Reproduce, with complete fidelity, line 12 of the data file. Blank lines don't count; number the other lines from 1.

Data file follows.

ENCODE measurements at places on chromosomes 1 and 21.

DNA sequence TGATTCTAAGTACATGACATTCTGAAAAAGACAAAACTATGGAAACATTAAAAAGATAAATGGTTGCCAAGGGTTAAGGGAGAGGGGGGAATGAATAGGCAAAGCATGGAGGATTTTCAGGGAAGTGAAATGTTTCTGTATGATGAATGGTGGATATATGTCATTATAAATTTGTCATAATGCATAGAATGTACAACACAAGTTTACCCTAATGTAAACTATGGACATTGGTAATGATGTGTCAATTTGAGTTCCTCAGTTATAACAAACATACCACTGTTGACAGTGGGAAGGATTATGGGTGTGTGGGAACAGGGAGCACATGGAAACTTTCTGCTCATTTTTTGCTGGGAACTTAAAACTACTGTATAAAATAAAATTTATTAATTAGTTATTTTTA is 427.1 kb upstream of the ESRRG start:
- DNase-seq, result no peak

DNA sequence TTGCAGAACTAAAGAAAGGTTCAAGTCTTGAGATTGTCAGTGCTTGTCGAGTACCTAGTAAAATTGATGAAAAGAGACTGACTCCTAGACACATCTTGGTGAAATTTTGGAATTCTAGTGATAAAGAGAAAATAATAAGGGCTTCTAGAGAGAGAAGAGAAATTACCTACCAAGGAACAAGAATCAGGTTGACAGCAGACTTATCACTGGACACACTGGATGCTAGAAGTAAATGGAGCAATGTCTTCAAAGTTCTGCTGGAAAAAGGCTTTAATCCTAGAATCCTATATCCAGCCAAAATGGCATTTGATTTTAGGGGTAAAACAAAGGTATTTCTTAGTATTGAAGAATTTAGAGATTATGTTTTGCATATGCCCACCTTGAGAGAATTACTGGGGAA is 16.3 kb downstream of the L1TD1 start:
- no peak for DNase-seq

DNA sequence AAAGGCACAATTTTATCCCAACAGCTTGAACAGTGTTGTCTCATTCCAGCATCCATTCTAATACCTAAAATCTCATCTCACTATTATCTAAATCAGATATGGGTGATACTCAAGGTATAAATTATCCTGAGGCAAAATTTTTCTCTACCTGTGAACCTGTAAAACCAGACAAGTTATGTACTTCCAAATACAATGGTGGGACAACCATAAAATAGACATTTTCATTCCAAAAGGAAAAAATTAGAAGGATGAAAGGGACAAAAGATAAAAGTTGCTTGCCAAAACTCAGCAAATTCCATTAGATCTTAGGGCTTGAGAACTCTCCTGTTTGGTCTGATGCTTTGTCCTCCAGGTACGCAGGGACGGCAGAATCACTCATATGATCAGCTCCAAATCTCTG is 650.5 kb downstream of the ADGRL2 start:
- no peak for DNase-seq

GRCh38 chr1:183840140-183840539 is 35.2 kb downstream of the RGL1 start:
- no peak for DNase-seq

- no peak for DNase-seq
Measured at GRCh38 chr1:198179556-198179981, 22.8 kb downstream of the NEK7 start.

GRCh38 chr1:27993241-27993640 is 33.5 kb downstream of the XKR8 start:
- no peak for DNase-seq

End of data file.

GRCh38 chr1:27993241-27993640 is 33.5 kb downstream of the XKR8 start: